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On July 18, 2017 the Senate Armed Services Committee held a confirmation hearing for Lucian L. Niemeyer, the next Assistant Secretary of Defense for Energy, Installations and Environment (IE&E), who ultimately received unanimous support from the Committee. Mr. Niemeyer’s comments on climate change, both in written responses to advance policy questions, and during the hearing, supported the strong commitment Secretary of Defense James Mattis has made to addressing climate change-related risks to the U.S. military’s mission. Here is a link to the full hearing video (question and response on climate change begin at 1:04:00). Below is an excerpt from Mr. Niemeyer’s written answers to advance policy questions on climate change, and an excerpt from the hearing itself. (more…)
During a Senate Armed Services Committee hearing on July 18, 2017, the Vice Chairman of the Joint Chiefs of Staff, General Paul J. Selva, gave a detailed description of the impact he understands climate change has (and will have) on the global operating environment in which the armed services operate, and the need for the Department of Defense to be prepared for the threat. Of particular note, he stated: “It will also cause us to have to focus on places where climate instability might cause actual political instability in regions of the world we hadn’t previously had to pay attention to.” That inspires us to shamelessly plug our recent report, “Epicenters of Climate and Security: The New Geostrategic Landscape of the Anthropocene,” which explores a number of possible hot spots of the kind the General is referring to.
Below is both a full transcript of his comments, and a video of the exchange: (more…)
The Honorable John Conger is the newest distinguished member of the Center for Climate and Security Advisory Board. He is an independent consultant and President of Conger Strategies and Solutions, LLC. He is also a non-resident senior adviser at the Center for Strategic and International Studies.
Mr. Conger previously served as the Principal Deputy Under Secretary of Defense (Comptroller), from December 2015 to January 2017. As principal deputy comptroller, Mr. Conger assisted the Under Secretary of Defense (Comptroller) in the performance of his or her duties, provided advice to the Secretary of Defense on all budgetary and financial matters, including the development and execution of the Department’s annual budget of over $500 billion, and oversaw the Department’s efforts to achieve audit readiness. (more…)
On April 27th, the American Security Project (ASP) and the Center for Climate & Security (CCS) held a briefing on Capitol Hill highlighting climate change risks to military readiness and national security, as well as what Congress could do to help. The panel included Center for Climate and Security Advisory Board member, Vice Admiral Dennis McGinn, USN (Ret.), Brigadier General Stephen Cheney, USMC (Ret.), and Brigadier General David McGinnis USA (Ret.). The Center for Climate and Security’s Director of Government Affairs, Colonel Thomas Watson, USAF (Ret.), provided opening remarks, and the discussion was moderated by ASP’s Senior Fellow for Energy and Climate, Andrew Holland. For a short recap and a full video of the event, click here.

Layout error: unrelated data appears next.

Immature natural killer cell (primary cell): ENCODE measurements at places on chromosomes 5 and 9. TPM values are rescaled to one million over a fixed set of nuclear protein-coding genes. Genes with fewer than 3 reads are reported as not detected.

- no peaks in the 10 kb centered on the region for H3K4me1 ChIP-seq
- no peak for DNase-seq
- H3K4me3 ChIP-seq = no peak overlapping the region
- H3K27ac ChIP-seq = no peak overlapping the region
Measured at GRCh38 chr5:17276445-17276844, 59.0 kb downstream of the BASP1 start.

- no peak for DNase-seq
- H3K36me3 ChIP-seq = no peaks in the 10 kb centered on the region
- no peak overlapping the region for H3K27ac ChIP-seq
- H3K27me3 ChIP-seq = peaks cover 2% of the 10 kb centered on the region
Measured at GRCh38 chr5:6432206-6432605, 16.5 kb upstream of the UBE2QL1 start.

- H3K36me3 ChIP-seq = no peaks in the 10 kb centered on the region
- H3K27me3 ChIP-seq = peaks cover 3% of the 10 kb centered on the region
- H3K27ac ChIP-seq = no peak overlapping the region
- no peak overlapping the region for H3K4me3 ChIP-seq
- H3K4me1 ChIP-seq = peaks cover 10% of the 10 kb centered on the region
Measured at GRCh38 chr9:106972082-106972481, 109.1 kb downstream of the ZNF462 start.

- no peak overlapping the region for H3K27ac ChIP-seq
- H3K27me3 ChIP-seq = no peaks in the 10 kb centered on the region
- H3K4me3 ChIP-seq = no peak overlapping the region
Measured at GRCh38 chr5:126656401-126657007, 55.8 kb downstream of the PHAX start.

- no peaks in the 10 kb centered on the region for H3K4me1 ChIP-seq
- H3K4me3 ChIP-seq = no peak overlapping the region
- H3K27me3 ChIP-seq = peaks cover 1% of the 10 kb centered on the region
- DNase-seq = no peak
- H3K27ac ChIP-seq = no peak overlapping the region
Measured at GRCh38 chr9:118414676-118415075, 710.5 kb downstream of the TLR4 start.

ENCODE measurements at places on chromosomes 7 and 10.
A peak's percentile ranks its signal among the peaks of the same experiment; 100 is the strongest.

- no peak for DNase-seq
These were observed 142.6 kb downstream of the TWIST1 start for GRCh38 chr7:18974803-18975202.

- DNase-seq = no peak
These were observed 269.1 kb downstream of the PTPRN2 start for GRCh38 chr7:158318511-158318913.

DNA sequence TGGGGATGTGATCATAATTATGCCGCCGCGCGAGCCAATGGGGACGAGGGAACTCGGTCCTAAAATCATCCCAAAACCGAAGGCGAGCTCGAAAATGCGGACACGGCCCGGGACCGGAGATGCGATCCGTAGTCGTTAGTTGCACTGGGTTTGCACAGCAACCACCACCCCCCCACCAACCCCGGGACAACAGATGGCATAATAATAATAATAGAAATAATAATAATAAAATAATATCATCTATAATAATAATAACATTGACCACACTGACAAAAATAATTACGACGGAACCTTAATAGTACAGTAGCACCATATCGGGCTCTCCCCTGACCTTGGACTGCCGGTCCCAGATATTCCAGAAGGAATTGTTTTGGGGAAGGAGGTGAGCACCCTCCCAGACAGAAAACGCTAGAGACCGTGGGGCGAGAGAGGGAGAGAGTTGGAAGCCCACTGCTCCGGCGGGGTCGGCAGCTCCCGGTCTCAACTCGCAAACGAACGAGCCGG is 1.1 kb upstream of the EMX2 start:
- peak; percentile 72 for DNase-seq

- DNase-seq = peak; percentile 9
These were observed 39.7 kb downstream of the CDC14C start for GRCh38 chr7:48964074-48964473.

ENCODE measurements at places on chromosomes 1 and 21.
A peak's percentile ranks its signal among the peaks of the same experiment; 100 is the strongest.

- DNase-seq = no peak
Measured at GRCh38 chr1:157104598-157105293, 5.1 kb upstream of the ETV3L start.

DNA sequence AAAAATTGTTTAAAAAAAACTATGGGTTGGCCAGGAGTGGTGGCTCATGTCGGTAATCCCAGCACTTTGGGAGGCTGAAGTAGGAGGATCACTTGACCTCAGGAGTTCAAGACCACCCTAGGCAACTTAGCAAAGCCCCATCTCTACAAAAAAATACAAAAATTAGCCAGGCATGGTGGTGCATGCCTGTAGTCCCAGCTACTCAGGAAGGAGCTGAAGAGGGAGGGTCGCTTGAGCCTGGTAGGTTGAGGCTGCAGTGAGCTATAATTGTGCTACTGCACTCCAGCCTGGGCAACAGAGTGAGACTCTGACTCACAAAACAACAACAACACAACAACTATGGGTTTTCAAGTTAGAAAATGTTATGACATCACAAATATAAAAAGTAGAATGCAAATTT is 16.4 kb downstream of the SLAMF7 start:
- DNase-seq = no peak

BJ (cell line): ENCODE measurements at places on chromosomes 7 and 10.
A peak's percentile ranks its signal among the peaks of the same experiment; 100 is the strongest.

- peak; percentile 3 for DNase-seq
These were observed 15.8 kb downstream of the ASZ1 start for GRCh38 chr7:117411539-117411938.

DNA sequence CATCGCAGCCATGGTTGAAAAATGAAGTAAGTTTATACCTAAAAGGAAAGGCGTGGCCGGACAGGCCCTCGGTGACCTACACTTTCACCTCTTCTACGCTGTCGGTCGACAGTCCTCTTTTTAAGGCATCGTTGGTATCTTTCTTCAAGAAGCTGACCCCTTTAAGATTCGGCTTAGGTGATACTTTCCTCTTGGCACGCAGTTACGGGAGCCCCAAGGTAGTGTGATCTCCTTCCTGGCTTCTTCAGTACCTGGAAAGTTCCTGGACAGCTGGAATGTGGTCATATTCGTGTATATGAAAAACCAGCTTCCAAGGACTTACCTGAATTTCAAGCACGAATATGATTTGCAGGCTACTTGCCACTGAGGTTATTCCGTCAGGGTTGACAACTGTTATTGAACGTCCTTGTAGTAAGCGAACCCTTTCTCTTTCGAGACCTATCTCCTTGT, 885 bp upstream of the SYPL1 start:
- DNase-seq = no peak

The Center for Climate and Security is pleased to welcome four new distinguished members to its Advisory Board: Vice Admiral Dennis V. McGinn, United States Navy, (Ret), Rear Admiral Leendert “Len” Hering Sr., United States Navy (Ret), Rear Admiral Ann C. Phillips, United States Navy (Ret) and Joan D. B. VanDervort. Together, they have 126 years of experience serving the U.S. Department of Defense, and are four of the nation’s leading experts on climate change risks, energy systems, and how these interact with U.S. military infrastructure, force readiness, and the global operating environment. See each of their bios below. (more…)
Center for Climate and Security Advisory Board member, Brigadier General Gerald Galloway, U.S. Army (ret), recently spoke to the Weather Channel about sea level rise risks to military installations along the U.S. coast. When asked where the Department of Defense (DoD) was in its planning for sea level rise (compared to other communities along the coast), General Galloway noted that it has been doing so since the G.W. Bush Administration, and that military bases and their surrounding support communities must build resilience to sea level rise risks in tandem. From the interview: (more…)
As we look toward a new Administration in the United States, and the path forward on addressing the myriad threats in a rapidly-changing geostrategic landscape, it’s worth having a clearer understanding of how the U.S. national security community has come to its current level of concern about climate change. This concern didn’t happen overnight, or under a single administration. Rather, it’s the culmination of decades of assessments stretching back to the end of the Cold War. (more…)